Profile of a Patent Attorney: Alum Aruna Ghatak-Roy ’12
Ghatak-Roy works at the firm Conley Rose, P.C. in Austin, TX.
Aruna Ghatak-Roy graduated from Lewis & Clark Law School in 2012. She is now a patent attorney at the law firm of Conley Rose P.C. in Austin, Texas.
When intellectual property law attorney Aruna Ghatak-Roy was a young girl, her mother told her she would make a good engineer because she was always trying to fix things, like the family’s microwave. One day it started making an annoying buzzing sound whenever it was on. Her parents were afraid it was breaking and they didn’t have the money to replace it. Ghatak-Roy set to work trying to figure out what the problem was, testing various hypotheses, until she discovered a toy metal plate under the microwave, which was vibrating against the bottom of the machine. Her little sister had left the plate there, supposedly trying to warm something up, not knowing how to get it inside.
Believing what her mother said – that she would make a good engineer – Ghatak-Roy went of to college to study engineering at the University of Texas in her home town of Austin. While she was focused on engineering, she spent time studying in the law school’s library located next to the engineering school. “It was always such an inspiring area to study for me,” recalls Ghatak-Roy. “I have always been drawn to the idea that justice could be served in this crazy, chaotic, and unfair world that we live in, and although I was studying linear systems or circuit diagrams in the law library instead of the law, it was inspiring to be in a place that represented some semblance of justice in this world.”
It was only after she started working as an engineer at Intel Corporation in Portland that she seriously considered going to law school to pursue patent law. “I had always been fascinated by the law, but was too timid to pursue it until after I had become an engineer,” states Ghatak-Roy. She started looking at law school and found that the only one in town, Lewis & Clark, had both an intellectual property law certificate and a part-time evening option. “I was considering trying to do both, work and study, so I was thrilled to learn that that would be possible at Lewis & Clark.” She adds, “Of course, after touring the school and getting the sense that there was a collaborative environment instead of a cutthroat environment, I felt I had found a school where I could also be a good fit.”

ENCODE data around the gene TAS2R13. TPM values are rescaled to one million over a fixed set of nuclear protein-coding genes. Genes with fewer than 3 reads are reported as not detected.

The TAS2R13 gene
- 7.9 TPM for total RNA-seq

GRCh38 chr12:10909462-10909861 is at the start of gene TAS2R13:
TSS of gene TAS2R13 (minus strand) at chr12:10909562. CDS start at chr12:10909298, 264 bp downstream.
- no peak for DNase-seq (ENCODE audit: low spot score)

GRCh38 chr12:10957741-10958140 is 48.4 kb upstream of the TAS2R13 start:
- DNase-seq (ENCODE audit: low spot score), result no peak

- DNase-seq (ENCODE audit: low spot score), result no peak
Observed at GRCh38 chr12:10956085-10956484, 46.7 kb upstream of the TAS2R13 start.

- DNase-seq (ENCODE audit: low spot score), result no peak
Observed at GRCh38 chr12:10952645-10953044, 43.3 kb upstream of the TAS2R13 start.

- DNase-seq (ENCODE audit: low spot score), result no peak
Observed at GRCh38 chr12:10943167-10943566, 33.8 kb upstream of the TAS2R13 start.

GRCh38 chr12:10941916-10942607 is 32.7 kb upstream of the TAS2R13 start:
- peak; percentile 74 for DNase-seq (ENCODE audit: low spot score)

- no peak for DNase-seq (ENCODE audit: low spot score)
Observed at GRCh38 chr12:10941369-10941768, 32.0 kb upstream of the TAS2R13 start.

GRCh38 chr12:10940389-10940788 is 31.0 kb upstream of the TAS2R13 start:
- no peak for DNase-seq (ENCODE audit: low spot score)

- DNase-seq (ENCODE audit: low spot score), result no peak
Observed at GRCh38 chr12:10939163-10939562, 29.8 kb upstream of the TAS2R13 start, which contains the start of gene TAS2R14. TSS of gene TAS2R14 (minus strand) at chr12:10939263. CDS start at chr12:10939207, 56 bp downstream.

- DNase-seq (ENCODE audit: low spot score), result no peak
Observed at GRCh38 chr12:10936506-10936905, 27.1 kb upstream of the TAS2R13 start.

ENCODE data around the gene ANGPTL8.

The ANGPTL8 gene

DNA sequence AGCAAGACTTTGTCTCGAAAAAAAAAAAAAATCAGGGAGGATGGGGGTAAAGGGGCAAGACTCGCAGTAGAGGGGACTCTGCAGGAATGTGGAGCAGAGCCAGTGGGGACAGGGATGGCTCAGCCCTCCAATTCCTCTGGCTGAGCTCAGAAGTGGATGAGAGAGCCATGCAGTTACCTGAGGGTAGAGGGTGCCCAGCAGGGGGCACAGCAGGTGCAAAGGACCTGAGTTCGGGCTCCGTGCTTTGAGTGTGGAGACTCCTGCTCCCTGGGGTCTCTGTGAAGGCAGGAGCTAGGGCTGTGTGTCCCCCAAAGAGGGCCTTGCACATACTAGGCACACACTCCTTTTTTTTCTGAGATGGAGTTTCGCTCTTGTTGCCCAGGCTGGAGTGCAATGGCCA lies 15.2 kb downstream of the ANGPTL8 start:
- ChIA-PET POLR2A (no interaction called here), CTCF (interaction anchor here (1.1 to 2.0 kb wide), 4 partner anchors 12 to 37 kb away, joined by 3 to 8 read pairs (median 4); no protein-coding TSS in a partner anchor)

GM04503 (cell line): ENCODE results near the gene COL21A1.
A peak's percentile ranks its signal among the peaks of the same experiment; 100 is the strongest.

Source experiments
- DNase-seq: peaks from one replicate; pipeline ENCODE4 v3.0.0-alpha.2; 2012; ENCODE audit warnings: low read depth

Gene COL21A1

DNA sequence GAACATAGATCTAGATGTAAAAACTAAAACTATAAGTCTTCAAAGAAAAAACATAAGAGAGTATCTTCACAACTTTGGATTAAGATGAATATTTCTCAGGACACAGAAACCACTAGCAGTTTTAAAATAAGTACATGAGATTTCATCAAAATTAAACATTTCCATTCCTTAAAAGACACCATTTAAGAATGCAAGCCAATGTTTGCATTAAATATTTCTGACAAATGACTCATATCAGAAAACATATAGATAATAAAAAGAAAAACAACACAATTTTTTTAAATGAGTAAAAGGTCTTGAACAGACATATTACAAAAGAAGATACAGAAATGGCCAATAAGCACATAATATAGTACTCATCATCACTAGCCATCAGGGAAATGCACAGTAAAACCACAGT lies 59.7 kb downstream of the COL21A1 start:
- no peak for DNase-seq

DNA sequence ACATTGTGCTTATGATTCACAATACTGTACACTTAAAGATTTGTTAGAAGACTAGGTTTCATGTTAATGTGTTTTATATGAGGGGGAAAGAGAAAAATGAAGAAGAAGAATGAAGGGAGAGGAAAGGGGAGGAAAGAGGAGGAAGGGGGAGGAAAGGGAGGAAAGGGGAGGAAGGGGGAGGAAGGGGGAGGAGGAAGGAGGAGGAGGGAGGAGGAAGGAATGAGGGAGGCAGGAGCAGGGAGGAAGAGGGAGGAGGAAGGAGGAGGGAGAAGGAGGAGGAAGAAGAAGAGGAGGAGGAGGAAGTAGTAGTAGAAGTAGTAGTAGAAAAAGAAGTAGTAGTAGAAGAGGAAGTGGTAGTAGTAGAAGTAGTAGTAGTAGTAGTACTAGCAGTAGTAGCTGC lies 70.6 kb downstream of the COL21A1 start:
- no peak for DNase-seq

She found her professors and courses to be engaging and inspiring and names professors Juliet Stumpf, Lydia Loren, Doug Newell, Paula Abrams, and adjunct professors Matthew Phillips and Matt Rabdau as particularly influential. “My entire experience at Lewis & Clark was inspiring all due in part to the wonderful professors I had,” she says. The patent law and policy course she took made everything click, and later on, when she would start to wonder if she could handle patent work, she would recall the positive feedback she received in her patent prosecution course. “Patent law is tough, but it is an area that made sense to me and I was thrilled to be able to pursue an area of law that perfectly conflates my engineering background with my newly acquired skills as a law student.”
Ghatak-Roy and her husband decided to move back to Texas after their first child was born during her last year in law school. Her mother runs an in-home daycare center and “at the time, it was no brainer to move to Austin, so my son could be in my mom’s childcare center,” she says. The couple now have two boys, ages 5 and 2. Ghatak-Roy spends any free time she has reading, biking, training in martial arts, and spending time with her children. During the workweek, she is procuring patents at the law firm Conley Rose, P.C.
“I enjoy being able to utilize my engineering degree with my law degree,” she says. “I love that I can still talk to inventors and get techy with them but I’m also able to write about the technology and use skills I learned in law school to craft arguments while prosecuting patents.”
When asked what advice she would give to people considering law school, she says “Law is fun. It’s the best decision I’ve made for me, but the choice to go to law school is an individual decision.” Once enrolled, she recommends students take a variety of courses across legal disciplines. “Some of the courses that stuck with me are the ones that I never dreamed I would like, such as water law and immigration law. I learned so much by taking a huge variety of classes in different areas of the law.”
For students considering IP law, she advises to “keep in mind that environments can vary vastly amongst IP firms. IP law is not easy. Finding a nurturing and supportive environment while you’re ramping up can make a huge difference in how much you enjoy the field in the early part of your career. Be patient and be kind to yourself!”